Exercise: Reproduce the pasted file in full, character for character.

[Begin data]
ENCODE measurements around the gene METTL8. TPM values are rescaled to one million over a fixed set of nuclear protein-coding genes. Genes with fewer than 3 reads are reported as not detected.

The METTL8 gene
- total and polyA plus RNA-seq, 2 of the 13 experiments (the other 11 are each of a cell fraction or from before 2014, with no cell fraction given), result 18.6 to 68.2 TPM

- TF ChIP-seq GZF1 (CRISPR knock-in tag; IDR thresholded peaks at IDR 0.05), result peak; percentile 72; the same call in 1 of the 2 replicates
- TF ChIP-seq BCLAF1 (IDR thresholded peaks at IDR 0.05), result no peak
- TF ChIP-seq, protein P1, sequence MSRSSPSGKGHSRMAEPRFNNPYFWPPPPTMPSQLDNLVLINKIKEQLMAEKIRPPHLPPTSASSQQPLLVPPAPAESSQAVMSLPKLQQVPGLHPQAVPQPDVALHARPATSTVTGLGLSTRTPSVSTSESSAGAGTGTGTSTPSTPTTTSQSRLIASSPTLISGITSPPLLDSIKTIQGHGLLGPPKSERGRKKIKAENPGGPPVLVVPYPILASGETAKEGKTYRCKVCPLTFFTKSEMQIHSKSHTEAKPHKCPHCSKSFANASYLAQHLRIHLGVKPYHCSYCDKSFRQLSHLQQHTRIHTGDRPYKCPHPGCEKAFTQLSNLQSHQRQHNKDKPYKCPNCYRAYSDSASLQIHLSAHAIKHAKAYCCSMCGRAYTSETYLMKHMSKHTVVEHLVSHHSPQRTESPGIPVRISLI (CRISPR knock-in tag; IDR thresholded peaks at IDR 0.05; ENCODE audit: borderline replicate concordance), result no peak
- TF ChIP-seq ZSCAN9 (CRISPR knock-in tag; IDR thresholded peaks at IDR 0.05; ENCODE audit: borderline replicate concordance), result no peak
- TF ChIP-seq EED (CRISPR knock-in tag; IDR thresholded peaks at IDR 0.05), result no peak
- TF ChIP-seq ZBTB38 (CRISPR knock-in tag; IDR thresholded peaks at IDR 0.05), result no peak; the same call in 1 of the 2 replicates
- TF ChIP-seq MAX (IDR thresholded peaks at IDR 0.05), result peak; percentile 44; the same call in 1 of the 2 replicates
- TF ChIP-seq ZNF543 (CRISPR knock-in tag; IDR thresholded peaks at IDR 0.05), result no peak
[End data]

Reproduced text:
ENCODE measurements around the gene METTL8. TPM values are rescaled to one million over a fixed set of nuclear protein-coding genes. Genes with fewer than 3 reads are reported as not detected.

The METTL8 gene
- total and polyA plus RNA-seq, 2 of the 13 experiments (the other 11 are each of a cell fraction or from before 2014, with no cell fraction given), result 18.6 to 68.2 TPM

- TF ChIP-seq GZF1 (CRISPR knock-in tag; IDR thresholded peaks at IDR 0.05), result peak; percentile 72; the same call in 1 of the 2 replicates
- TF ChIP-seq BCLAF1 (IDR thresholded peaks at IDR 0.05), result no peak
- TF ChIP-seq, protein P1, sequence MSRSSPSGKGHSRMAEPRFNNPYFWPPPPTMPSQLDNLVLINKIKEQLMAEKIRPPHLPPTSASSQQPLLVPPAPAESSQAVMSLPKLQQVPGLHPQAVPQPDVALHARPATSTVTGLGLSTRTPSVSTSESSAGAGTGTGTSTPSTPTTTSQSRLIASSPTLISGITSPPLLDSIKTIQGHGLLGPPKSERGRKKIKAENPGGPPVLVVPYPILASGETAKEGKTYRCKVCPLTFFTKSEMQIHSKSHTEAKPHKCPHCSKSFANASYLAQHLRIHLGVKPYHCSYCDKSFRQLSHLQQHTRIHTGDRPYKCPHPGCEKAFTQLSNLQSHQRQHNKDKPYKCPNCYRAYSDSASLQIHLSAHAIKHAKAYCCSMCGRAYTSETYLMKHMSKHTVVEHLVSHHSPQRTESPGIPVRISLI (CRISPR knock-in tag; IDR thresholded peaks at IDR 0.05; ENCODE audit: borderline replicate concordance), result no peak
- TF ChIP-seq ZSCAN9 (CRISPR knock-in tag; IDR thresholded peaks at IDR 0.05; ENCODE audit: borderline replicate concordance), result no peak
- TF ChIP-seq EED (CRISPR knock-in tag; IDR thresholded peaks at IDR 0.05), result no peak
- TF ChIP-seq ZBTB38 (CRISPR knock-in tag; IDR thresholded peaks at IDR 0.05), result no peak; the same call in 1 of the 2 replicates
- TF ChIP-seq MAX (IDR thresholded peaks at IDR 0.05), result peak; percentile 44; the same call in 1 of the 2 replicates
- TF ChIP-seq ZNF543 (CRISPR knock-in tag; IDR thresholded peaks at IDR 0.05), result no peak